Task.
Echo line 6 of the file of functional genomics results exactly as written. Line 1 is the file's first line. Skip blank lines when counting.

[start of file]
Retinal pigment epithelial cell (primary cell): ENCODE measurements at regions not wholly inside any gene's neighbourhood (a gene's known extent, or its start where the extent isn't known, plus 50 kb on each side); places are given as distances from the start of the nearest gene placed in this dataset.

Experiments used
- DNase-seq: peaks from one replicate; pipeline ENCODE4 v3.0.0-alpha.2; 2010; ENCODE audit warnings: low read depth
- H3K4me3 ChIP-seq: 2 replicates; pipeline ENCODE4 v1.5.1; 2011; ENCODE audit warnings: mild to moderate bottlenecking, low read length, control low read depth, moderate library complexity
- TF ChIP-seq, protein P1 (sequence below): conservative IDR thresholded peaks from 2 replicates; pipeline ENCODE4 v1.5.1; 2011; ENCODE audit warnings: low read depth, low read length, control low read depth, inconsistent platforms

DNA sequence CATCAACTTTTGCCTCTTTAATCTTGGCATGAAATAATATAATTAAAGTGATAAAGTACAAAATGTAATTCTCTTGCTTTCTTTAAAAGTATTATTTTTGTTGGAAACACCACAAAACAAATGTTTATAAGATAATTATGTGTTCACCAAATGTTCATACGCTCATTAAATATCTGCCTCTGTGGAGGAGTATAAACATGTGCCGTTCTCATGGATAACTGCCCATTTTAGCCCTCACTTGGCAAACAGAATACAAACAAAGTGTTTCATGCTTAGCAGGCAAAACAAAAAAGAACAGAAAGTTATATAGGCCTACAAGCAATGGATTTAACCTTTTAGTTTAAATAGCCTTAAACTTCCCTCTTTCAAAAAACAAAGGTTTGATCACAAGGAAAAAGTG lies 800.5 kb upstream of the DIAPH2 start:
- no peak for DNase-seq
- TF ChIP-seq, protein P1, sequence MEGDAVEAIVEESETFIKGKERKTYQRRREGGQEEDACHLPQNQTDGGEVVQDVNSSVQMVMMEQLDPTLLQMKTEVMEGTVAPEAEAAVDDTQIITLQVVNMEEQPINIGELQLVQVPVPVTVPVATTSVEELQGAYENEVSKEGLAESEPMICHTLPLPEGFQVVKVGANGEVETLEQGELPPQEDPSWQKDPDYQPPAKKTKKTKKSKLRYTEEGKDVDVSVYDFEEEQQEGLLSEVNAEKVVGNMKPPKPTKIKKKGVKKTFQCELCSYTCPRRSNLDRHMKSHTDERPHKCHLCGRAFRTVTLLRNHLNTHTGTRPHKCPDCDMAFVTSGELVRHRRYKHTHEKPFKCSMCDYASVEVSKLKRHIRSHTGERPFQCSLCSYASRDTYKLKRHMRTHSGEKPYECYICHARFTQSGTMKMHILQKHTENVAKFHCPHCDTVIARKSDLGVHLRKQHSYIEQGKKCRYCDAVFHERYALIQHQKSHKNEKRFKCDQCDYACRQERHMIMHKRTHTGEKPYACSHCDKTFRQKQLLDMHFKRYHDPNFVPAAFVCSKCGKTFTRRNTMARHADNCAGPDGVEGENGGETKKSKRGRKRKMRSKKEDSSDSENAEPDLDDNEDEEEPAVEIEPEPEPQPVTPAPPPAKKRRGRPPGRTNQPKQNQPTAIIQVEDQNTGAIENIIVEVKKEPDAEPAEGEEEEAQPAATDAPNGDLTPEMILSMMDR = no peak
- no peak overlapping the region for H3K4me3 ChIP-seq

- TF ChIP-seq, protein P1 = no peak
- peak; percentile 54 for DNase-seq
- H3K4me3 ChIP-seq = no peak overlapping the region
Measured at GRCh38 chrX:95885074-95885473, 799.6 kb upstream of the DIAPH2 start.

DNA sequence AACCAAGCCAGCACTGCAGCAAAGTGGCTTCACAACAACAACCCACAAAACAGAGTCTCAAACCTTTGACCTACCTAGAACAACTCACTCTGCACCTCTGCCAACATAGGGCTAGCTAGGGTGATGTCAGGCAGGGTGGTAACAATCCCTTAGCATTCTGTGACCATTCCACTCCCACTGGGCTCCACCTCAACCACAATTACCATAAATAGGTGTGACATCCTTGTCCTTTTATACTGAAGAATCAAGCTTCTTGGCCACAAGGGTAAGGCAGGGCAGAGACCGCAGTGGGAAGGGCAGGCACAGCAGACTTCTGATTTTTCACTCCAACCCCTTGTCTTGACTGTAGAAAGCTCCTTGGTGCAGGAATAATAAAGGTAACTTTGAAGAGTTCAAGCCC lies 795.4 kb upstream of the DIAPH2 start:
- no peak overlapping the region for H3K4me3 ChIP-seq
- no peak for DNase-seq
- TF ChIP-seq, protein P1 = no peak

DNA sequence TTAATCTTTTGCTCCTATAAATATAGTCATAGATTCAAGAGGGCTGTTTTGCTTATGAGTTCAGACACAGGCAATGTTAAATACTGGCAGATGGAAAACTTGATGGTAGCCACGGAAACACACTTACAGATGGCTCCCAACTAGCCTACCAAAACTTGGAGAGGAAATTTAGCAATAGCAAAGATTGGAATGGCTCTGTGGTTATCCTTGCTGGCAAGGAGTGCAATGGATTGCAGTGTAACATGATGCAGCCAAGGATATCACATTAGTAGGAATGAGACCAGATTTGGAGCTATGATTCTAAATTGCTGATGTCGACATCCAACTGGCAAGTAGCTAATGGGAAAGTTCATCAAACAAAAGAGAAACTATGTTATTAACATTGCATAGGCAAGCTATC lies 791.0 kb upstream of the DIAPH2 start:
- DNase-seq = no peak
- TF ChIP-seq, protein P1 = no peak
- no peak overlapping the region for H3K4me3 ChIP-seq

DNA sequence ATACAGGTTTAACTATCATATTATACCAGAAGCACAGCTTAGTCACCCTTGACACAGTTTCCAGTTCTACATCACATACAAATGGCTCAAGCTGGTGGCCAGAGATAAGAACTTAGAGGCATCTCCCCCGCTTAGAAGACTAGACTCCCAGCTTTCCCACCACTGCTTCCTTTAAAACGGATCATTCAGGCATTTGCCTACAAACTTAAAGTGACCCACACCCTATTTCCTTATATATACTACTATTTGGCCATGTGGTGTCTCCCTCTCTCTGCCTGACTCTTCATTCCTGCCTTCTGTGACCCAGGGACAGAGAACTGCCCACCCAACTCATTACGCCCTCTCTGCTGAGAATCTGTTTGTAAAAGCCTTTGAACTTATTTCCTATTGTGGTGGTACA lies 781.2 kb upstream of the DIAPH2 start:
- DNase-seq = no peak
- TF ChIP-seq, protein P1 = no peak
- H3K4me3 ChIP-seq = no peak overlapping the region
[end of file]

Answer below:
DNA sequence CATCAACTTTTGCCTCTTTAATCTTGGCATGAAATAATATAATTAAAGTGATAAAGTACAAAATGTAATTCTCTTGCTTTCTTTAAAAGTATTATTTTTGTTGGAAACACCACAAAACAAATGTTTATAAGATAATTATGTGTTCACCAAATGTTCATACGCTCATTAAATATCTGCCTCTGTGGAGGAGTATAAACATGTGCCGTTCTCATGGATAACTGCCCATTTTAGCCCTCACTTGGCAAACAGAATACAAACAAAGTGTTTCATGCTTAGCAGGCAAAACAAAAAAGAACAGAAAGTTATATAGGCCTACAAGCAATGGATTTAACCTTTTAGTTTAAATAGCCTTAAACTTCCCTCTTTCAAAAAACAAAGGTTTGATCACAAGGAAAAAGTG lies 800.5 kb upstream of the DIAPH2 start: